The Financial Conduct Authority does not understand the rules it set to govern pensions, the High Court heard today.
A judicial review was brought by the pensions administrator Berkeley Burke against the Financial Ombudsman Service after the company was ordered to repay the pension of Wayne Charlton who lost his savings to a fraudulent company.
The FCA, which is acting in the case as an interested party, withdrew its backing for one of the key agreed facts in the case - that its own rules, the Conduct of Business Sourcebook (COBS), applied to the transaction carried out on Mr Charlton's behalf.
Jonathan Kirk QC, representing Berkeley Burke, suggested the COBS rules forced Sipp administrators to carry out the orders of their clients and that prevents companies from carrying out adviser-style due diligence.
But Andrew Henshaw QC, for the FCA, argued that the duty under section 11 of COBS did not apply to the transaction carried out by Berkeley Burke on behalf of Wayne Charlton because the product did not constitute a financial instrument under FCA rules.
He told the court that no-one on the team representing the regulator had noticed the irregularity until last night.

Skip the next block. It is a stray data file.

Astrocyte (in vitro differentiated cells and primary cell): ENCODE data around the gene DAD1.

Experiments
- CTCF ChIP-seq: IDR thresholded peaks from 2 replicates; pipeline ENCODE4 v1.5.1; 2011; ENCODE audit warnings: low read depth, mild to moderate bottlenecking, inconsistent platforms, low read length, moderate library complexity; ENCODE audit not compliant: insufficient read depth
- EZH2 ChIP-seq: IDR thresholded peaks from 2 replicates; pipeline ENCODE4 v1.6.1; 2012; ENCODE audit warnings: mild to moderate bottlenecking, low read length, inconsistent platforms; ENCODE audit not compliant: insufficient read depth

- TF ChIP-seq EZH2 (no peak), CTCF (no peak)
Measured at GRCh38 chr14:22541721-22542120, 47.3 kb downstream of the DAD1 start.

Mr Henshaw said: "If I'm right that COBS 11 doesn't apply to this type of investment, it seems to follow that the ombudsman could not have erred in law."
Mr Kirk, representing Berkeley Burke, said: "Well it's a bit of a volte face. We had approached the case thinking it was agreed that COBS applied.
"It is unfortunate in the way it has been raised because if one looks back in the history of this case it was accepted in 2015 that this was a provision that applied in this case.
"It seems rather a shame that the regulator doesn't understand its own rules."
James Strachan QC, representing the ombudsman, argued that even if COBS 11 did apply, the company failed to apply the duty properly.
"This argument is a startling one - that the claimant had no choice but to put Mr Charlton's money into a fraudulent scheme simply because Mr Charlton instructed them to do so.
"It is untenable. It is in direct conflict with the words of the rules themselves, which talks about 'when executing' not 'you must execute'.
"It is completely contrary to the purpose of best execution. It would mean one sacrifices the basic principle of consumer protection on the altar of the principle that you must execute nonetheless."
He explained that the purpose of the FOS was is to adjudicate disputes between parties so that they do not necessarily have to rely on a court of law.
"That is the scheme that parliament has created, the ability of the consumer to go to the ombudsman to get a result based on the opinion of what is fair and reasonable.
"As to the grounds of challenge, it is very strangely expressed. It is not written down for you in the statement of facts and grounds.